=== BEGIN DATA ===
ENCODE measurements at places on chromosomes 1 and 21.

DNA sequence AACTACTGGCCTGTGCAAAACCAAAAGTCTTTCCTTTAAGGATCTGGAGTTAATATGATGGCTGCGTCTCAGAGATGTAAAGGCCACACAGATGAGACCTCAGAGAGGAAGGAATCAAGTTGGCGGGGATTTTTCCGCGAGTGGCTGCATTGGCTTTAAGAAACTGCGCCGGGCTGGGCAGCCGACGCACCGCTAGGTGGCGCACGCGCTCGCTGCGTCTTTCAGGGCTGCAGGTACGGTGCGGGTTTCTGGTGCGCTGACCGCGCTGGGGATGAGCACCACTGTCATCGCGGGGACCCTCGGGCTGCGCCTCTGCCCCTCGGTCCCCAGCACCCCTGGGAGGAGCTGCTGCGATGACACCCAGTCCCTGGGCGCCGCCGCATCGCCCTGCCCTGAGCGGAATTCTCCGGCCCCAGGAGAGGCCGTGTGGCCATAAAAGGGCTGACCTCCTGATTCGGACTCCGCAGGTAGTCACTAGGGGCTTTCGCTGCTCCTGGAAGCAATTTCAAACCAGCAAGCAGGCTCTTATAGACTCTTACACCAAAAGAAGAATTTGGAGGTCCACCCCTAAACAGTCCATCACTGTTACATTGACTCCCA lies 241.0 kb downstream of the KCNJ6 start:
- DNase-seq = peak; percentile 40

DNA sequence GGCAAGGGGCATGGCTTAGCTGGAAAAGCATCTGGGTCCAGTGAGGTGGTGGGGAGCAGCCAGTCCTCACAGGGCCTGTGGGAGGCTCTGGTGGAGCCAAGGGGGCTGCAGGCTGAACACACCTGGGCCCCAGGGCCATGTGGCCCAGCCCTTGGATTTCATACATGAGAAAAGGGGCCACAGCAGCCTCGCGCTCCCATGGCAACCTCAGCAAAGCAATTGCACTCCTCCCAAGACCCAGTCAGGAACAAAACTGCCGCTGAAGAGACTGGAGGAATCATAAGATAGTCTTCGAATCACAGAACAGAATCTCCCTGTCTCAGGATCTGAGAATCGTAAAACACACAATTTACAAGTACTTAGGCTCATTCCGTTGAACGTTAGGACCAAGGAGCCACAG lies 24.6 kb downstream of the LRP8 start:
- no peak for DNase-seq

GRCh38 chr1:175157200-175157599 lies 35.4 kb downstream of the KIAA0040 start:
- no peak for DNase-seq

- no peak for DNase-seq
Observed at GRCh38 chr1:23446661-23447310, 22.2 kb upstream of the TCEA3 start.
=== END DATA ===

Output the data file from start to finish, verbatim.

ENCODE measurements at places on chromosomes 1 and 21.

DNA sequence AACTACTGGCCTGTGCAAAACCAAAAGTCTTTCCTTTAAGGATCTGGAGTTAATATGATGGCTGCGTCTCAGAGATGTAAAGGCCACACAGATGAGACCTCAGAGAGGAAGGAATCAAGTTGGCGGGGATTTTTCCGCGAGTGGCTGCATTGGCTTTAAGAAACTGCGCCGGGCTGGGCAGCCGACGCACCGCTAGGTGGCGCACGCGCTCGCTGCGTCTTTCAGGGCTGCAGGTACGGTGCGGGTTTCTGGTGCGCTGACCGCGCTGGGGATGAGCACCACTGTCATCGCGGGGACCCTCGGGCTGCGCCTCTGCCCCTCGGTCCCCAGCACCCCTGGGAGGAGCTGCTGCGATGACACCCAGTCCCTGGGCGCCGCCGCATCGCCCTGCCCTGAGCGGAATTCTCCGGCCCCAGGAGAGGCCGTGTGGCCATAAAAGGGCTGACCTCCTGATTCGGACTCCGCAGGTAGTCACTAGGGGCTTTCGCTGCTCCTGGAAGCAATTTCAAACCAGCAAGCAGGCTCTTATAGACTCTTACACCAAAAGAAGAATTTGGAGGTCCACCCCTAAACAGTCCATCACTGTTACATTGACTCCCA lies 241.0 kb downstream of the KCNJ6 start:
- DNase-seq = peak; percentile 40

DNA sequence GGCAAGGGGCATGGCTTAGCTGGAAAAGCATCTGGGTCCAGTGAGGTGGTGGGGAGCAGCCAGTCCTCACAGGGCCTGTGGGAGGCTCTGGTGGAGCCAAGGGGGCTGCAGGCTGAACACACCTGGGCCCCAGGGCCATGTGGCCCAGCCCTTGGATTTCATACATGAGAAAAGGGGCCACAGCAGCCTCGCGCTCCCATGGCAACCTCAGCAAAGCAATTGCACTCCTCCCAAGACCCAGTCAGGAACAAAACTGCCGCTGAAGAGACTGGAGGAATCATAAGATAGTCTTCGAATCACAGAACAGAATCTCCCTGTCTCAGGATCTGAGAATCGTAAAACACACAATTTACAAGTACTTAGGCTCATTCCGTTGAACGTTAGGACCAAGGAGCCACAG lies 24.6 kb downstream of the LRP8 start:
- no peak for DNase-seq

GRCh38 chr1:175157200-175157599 lies 35.4 kb downstream of the KIAA0040 start:
- no peak for DNase-seq

- no peak for DNase-seq
Observed at GRCh38 chr1:23446661-23447310, 22.2 kb upstream of the TCEA3 start.